Card revenues rose 8%, to $1 billion, in the first quarter, and the division's earnings were up 3%, Mr. Dunkerley said. Fee revenue was up 26%, to $379 million.
The credit cards group contributed 13% of the $2.9 billion of fees Chase collected in the first quarter.
"Cards are not going to make or break them, but it is a nice stream for them," Mr. Dunkerley said.
Mr. Urkowitz said Chase is "delighted with the trends we see in the credit quality of our portfolio" and with the preparations to accommodate more customers and accounts.
"For the rest of the year, you'll start to see us growing again," Mr. Urkowitz said. Along with the pursuit of others' portfolios, "we have increased" the marketing budget. "As we build our plans for the next year," he said, "we will be increasing marketing" spending again.
Harry F. DiSimone, Mr. Urkowitz's second-in-command, said Chase has benefited by controlling customer attrition rates. The cards group loses about 10% of its customers a year, versus a figure "in the low teens" for the industry.
Chase has added sophisticated risk models; hired hundreds of people to work in analytics, marketing, and technology; and stoked up customer service. Among managers in the 7,000-person cards group, 83% have spent some time listening to calls from customers; Mr. Urkowitz can hook in and eavesdrop on call centers at any time from his desk in lower Manhattan.
A "renewed focus on the customer experience" is one way Chase aims to transcend the card industry's "arms race," wherein issuers compete for customers by reducing interest rates, Mr. DiSimone said. Service quality can lift Chase's products "beyond commodity status."
These efforts are showing some results. In last year's J.D. Power and Associates' annual cardholder satisfaction survey-which asked 12,082 consumers what they value most in credit cards-Chase's Wal-Mart MasterCard earned the highest satisfaction rankings for both basic and gold cards.
Chase is "mining new segments of the (customer) acquisition universe," from commercial cards to subprime, said Mr. DiSimone, executive vice president and chief operating officer of the cards business.
Through Chase Merchant Services, the banking company is extending its reach among small and midsize companies that use corporate cards. The merchant-acquiring company is a joint venture with First Data Corp.
Chase also is courting subprime customers and has cut a deal with Merrick Bank of Salt Lake City, which specializes in that end of the market.
In a further example of niche marketing, Chase recently introduced the LensCard, which comes with a built-in magnifier for such uses as reading bills in dimly lighted restaurants. It has proven popular among people who need help with their vision, the bank says.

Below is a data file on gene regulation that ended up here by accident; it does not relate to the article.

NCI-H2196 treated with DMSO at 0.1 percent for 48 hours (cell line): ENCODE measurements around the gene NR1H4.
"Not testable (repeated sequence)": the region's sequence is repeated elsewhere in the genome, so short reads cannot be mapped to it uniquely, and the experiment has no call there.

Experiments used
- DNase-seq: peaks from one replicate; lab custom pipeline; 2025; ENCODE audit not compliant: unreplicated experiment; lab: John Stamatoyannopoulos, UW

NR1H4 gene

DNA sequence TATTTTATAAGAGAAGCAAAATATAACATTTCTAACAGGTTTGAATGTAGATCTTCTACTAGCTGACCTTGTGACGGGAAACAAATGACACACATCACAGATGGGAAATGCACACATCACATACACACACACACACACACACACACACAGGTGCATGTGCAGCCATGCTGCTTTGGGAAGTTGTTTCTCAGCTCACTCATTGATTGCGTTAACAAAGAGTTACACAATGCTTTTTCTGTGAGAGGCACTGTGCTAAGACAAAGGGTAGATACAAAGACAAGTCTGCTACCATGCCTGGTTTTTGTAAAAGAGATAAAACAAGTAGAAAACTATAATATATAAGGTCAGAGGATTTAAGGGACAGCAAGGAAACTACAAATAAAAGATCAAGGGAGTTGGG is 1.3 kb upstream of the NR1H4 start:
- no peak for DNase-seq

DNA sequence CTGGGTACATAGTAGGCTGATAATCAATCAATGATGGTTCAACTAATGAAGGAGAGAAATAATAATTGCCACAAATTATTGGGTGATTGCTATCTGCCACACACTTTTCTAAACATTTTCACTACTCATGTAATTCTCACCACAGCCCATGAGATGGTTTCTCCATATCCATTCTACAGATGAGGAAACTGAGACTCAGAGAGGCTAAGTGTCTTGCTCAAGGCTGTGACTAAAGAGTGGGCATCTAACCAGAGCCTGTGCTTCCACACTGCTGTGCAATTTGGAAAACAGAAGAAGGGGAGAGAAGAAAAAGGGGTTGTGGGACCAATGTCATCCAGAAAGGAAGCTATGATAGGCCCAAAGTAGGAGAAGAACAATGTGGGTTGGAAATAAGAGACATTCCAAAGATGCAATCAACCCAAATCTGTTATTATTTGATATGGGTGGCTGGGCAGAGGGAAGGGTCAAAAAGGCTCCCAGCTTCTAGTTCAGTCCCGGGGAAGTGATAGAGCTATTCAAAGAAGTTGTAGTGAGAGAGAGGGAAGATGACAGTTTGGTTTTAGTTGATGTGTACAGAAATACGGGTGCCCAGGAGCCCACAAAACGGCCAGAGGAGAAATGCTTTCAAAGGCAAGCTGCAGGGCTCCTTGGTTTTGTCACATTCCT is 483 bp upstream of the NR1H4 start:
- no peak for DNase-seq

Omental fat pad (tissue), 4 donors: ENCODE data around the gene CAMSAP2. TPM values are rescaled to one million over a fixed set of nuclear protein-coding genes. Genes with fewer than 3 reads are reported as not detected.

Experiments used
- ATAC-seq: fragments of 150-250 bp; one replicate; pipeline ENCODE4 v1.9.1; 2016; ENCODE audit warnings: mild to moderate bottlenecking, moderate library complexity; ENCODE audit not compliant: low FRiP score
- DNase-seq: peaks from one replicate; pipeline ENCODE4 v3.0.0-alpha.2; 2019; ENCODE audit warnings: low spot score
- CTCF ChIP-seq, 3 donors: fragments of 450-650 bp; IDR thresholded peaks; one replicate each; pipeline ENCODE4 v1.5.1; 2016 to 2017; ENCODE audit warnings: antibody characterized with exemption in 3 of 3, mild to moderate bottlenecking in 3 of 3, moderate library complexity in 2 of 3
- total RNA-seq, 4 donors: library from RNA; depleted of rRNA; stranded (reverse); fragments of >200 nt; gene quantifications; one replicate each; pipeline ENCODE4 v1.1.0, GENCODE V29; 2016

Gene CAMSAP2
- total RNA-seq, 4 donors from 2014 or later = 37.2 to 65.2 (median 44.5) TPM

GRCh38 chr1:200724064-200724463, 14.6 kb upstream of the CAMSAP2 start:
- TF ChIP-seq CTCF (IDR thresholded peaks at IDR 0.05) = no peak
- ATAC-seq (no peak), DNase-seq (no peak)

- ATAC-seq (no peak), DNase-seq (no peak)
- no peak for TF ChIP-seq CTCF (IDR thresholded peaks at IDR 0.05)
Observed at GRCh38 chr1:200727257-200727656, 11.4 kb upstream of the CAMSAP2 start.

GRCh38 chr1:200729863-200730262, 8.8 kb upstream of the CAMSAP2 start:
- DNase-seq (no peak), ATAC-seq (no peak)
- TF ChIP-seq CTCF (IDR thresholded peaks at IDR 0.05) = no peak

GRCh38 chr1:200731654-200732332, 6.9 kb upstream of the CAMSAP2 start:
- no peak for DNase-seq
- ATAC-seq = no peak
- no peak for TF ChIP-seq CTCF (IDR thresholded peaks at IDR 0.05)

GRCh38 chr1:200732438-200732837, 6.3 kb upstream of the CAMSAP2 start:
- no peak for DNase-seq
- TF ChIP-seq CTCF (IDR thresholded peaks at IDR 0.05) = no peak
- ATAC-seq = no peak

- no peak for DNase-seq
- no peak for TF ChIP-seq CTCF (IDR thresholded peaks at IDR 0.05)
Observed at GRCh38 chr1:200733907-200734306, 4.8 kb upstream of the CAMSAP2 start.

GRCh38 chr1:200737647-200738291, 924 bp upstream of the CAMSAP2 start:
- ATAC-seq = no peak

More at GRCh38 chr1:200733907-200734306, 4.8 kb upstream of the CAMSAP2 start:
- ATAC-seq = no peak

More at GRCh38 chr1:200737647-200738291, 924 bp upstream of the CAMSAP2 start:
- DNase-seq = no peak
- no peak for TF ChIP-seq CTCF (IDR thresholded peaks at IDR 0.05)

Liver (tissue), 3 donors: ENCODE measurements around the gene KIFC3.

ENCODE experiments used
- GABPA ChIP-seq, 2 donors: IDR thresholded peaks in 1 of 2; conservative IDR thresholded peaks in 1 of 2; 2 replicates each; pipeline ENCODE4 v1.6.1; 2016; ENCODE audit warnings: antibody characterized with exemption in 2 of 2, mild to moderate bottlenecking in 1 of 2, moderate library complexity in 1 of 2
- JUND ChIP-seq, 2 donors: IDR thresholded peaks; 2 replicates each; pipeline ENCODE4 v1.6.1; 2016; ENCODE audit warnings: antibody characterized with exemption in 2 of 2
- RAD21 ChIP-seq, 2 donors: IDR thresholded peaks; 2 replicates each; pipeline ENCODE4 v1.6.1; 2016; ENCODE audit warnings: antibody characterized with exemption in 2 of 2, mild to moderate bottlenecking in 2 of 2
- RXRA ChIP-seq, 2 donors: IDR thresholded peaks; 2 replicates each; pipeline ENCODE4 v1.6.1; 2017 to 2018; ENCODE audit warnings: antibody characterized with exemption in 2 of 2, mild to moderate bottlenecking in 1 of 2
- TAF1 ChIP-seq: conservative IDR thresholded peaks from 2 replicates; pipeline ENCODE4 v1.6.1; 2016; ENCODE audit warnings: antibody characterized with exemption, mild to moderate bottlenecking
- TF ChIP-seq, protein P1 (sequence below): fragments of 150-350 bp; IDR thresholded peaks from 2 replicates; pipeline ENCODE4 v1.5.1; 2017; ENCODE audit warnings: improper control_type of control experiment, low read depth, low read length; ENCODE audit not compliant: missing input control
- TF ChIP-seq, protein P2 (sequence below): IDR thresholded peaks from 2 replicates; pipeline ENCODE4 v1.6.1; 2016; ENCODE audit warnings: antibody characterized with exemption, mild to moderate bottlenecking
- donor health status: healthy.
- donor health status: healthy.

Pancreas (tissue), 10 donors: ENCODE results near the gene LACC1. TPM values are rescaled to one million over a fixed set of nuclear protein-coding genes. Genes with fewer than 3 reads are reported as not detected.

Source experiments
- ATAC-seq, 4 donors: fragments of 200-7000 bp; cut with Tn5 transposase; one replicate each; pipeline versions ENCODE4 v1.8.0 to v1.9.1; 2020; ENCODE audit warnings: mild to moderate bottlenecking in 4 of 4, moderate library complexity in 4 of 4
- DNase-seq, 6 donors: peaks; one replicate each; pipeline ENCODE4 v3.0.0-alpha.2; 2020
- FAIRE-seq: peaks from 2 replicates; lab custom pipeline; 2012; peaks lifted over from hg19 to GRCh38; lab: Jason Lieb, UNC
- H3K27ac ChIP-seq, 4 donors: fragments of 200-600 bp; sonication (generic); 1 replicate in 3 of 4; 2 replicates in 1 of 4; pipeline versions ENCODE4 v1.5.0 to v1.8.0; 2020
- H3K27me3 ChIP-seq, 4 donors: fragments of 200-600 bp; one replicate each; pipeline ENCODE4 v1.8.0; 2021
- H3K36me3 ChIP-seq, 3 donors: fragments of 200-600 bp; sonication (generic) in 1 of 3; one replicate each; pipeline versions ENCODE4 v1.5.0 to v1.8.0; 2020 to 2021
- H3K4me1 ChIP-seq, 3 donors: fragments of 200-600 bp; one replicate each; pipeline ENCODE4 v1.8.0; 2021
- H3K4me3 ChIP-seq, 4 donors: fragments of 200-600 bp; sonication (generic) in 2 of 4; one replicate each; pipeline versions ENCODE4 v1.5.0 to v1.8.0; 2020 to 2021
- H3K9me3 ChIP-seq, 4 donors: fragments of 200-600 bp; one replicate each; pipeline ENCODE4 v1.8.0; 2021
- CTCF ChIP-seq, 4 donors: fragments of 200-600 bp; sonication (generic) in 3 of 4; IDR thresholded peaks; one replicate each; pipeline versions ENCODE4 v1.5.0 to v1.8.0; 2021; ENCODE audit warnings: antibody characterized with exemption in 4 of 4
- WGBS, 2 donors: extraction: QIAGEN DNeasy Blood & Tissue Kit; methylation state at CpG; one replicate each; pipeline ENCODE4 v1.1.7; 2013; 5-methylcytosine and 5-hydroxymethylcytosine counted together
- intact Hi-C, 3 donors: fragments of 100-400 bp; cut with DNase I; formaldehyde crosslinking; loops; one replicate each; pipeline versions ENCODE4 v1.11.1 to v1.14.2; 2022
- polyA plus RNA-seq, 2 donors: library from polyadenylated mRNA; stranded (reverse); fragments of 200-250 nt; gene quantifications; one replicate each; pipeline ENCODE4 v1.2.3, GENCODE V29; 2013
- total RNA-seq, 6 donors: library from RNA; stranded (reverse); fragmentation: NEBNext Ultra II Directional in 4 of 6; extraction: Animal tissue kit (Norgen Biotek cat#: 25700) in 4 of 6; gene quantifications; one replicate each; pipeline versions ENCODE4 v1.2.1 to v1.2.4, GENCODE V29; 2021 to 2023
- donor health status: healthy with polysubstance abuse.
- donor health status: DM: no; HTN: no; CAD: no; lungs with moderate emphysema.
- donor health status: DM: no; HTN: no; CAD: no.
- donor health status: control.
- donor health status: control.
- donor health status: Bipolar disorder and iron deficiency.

Mr. Urkowitz said mail solicitations will "continue to be extremely important for Chase" but will be less of a mainstay as time goes on. "Being entirely dependent on the mail is no longer strategically sound," he said, so the division will be "diversifying" into other channels, like the branch network.
The Internet is another "extremely important" channel but one that Chase has not yet plumbed. Mr. Urkowitz said September will see "big things coming out of Chase as well as (the) credit card (division) with respect to the Internet."
International expansion is also in the game plan. Though many card issuers have recently moved into Canada and Great Britain, Hong Kong has remained Chase's sole foreign card operation.
Despite competition from Citigroup, HSBC Holdings, Standard Chartered, and others, Chase's Hong Kong operation is "doing very well," Mr. DiSimone said. "This year we will probably grow purchase volume 16% in a market where consumer spending will be down 3%."
A year ago, Chase had grander overseas plans. But "within weeks" of launching time, "there was the eruption of the emerging market crisis, and that caused us to take a time out," said Mr. Urkowitz, whose office decor includes a Japanese swordsman mask, Korean wedding scrolls, and other pieces from Chase's vast art collection.
Maintaining a domestic focus has helped the company concentrate on product offerings that appeal to all demographic groups, from people who are "underserved" by card companies to those who are "overserved," Mr. Urkowitz said.
For some consumers, Chase's cobranded programs-with Bell Atlantic, Continental Airlines, Shell Oil, Toys "R" Us, and others-are the "important elements of value," he said.
One further plan is to test card designs, including ones that give more prominence to the Chase name. MasterCard International is letting member banks move the association logo to the back of the card. Chase, which holds a seat on MasterCard's board of directors, welcomed the flexibility.
Mr. Urkowitz called the decision "an important and positive step for Chase. Our strategy is to be a branded global financial services company, and this will enable us to much more effectively pursue that goal."